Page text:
The AGM/Business Meeting was overseen by Mr Ukah, with different reports presented by the executive council, the ANA Land Committee, and Peace Committee. State ANA chapter chairmen present also gave updates of affairs in their chapters and how elections were held to produce new executive councils as instructed by the new national executive council.
There was no consensus where the 2021 international convention of the association would hold. Prof Sunnie Ododo had, before now, volunteered to host the 2021 ANA Convention at the National Theatre, Lagos, which he heads. Regardless, Abia State made a strong case to host it, while another case was made for Abuja, the Federal Capital Territory, since it would be the 40th anniversary of ANA next year.
With the AGM over, Professor Remi Raji moderated another panel discussion on “Literature of Potency and Power: Beyond Aesthetics and Narratives, how can Nigerian Writing become a Latent Tool for Mental Change and Blueprint for Innovation?” It featured Professor Moses Tsenungo, James Eze, Odili Ujubuonu, among others. Prof Raji reminded antagonists that he was committed to supporting the present exco succeed by all means.
The 2020 edition of ANA convention ended with an award night later in the day from where it started at the Knowledge Library, owned by late Mustapha Akanbi. Chaired by Professor Femi Osofisan, the playwright thanked the current ANA leadership for organising the convention, against the odds, and members for attending from different states. Subsequently, ANA Fellowships were conferred on Professors Mary Ifeoma Nwoye, Chinedum Uzoma Nwajiuba and Mallam Al-Bashak.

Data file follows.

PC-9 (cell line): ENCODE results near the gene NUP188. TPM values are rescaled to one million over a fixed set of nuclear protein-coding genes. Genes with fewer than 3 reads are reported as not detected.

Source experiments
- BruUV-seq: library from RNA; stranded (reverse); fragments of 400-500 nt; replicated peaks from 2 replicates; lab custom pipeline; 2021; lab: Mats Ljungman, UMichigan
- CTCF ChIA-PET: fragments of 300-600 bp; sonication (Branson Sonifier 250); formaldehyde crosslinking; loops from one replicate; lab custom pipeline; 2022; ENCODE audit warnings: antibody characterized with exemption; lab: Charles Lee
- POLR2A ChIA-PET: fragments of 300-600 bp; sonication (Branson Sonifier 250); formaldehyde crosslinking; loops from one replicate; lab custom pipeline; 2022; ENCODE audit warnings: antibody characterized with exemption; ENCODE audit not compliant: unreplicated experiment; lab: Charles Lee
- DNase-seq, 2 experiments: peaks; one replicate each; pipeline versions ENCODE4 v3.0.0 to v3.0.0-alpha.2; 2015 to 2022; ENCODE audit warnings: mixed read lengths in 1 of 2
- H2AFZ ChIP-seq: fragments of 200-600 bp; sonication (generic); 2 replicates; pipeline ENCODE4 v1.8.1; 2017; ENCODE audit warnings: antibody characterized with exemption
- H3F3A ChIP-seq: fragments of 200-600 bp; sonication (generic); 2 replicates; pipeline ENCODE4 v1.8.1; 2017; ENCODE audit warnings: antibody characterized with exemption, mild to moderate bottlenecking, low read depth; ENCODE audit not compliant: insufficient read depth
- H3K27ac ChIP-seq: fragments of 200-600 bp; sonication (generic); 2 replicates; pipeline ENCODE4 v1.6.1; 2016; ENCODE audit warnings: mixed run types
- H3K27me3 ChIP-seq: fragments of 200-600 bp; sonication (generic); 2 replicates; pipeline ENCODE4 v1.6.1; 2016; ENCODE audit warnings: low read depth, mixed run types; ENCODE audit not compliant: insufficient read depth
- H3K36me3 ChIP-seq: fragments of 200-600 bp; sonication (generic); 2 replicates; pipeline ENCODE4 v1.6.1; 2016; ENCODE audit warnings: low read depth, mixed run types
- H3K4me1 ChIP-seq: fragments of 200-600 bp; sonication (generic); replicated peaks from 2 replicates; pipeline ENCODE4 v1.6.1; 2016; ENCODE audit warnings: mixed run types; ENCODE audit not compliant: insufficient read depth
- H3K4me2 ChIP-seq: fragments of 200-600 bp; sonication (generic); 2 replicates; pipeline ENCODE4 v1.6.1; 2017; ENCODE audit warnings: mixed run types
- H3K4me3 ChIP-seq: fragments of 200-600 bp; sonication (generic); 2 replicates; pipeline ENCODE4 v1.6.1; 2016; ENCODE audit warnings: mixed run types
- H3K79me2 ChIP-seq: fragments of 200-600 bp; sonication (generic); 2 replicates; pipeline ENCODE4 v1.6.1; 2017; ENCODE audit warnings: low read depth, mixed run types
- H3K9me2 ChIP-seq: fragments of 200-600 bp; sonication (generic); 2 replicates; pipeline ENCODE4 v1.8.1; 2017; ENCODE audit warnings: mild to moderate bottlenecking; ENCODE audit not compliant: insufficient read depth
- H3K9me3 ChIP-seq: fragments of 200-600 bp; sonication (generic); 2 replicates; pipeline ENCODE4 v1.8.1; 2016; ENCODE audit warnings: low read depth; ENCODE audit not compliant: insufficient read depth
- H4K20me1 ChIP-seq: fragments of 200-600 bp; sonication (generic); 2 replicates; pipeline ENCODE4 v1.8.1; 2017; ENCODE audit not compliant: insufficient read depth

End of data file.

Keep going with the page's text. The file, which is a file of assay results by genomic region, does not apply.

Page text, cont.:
The highpoint of the day was the announcement of winners of the 2020 ANA literary prizes, of which its shortlists were released in advance for different categories. James Eze was all smiles as he won the ANA Prize for Poetry jointly with Abiodun Bello, who was absent at the event. The ANA Prize for Prose went to Terna Abu, while Olubumnmi Familoni won the ANA Prize for Children’s Literature. Clementina Kezie took the ANA Prize for Drama, while the maiden edition of the Ikeogu Oke’s Prize for Secondary Schools was clinched by Chris Gonoh with his work, “I See the Future”, by Chris Gonoh.
Speaking with Daily Sun after receiving his award, James Eze said: “Perhaps my greatest joy this year is winning the ANA Prize for Poetry with Dispossessed, which had enjoyed rave reviews before now. It is a validation of my craft, especially coming from a writer’s body like ANA. This will spur me on to do more as founded by Chinua Achebe.”
No thanks for the factionalisation of the association, the usual ANA crowd and some regular faces were missing from Ilorin. But Ukah believed the modest success of the Ilorin convention would be a catalyst to unite all factions. “ANA is one, and it will remain one as founded by Achebe,” he told The Sun.